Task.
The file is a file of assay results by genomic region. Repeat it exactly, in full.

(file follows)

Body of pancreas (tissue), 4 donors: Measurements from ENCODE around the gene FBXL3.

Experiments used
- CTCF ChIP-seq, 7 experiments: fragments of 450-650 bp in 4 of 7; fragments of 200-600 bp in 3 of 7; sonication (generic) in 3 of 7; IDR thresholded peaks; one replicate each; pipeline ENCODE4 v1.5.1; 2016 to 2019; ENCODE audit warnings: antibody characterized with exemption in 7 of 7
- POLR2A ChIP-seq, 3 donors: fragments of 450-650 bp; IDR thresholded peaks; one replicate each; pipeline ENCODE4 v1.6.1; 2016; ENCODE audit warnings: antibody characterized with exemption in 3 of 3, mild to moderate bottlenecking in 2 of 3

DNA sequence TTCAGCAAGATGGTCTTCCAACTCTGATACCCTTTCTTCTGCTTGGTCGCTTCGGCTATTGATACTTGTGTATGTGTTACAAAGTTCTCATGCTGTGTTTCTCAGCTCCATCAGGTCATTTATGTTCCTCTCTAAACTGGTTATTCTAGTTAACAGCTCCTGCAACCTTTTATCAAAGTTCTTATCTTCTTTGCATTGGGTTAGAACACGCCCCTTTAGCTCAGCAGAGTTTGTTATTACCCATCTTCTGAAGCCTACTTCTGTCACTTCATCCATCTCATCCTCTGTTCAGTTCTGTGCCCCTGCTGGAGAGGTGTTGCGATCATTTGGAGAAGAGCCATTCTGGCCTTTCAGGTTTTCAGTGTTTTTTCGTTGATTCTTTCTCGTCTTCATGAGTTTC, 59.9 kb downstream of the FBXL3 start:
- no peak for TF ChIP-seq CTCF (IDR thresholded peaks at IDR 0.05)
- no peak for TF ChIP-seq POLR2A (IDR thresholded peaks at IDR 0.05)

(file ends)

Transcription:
Body of pancreas (tissue), 4 donors: Measurements from ENCODE around the gene FBXL3.

Experiments used
- CTCF ChIP-seq, 7 experiments: fragments of 450-650 bp in 4 of 7; fragments of 200-600 bp in 3 of 7; sonication (generic) in 3 of 7; IDR thresholded peaks; one replicate each; pipeline ENCODE4 v1.5.1; 2016 to 2019; ENCODE audit warnings: antibody characterized with exemption in 7 of 7
- POLR2A ChIP-seq, 3 donors: fragments of 450-650 bp; IDR thresholded peaks; one replicate each; pipeline ENCODE4 v1.6.1; 2016; ENCODE audit warnings: antibody characterized with exemption in 3 of 3, mild to moderate bottlenecking in 2 of 3

DNA sequence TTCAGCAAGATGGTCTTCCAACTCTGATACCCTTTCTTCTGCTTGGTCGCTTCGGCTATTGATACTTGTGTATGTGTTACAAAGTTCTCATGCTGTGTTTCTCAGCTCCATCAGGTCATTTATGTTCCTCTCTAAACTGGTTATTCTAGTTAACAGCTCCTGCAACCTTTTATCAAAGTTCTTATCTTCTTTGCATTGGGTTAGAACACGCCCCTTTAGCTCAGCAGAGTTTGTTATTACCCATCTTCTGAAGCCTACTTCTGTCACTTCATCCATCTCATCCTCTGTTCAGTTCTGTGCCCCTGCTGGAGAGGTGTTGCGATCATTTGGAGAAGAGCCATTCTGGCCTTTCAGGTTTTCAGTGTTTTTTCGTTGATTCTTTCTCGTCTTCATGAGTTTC, 59.9 kb downstream of the FBXL3 start:
- no peak for TF ChIP-seq CTCF (IDR thresholded peaks at IDR 0.05)
- no peak for TF ChIP-seq POLR2A (IDR thresholded peaks at IDR 0.05)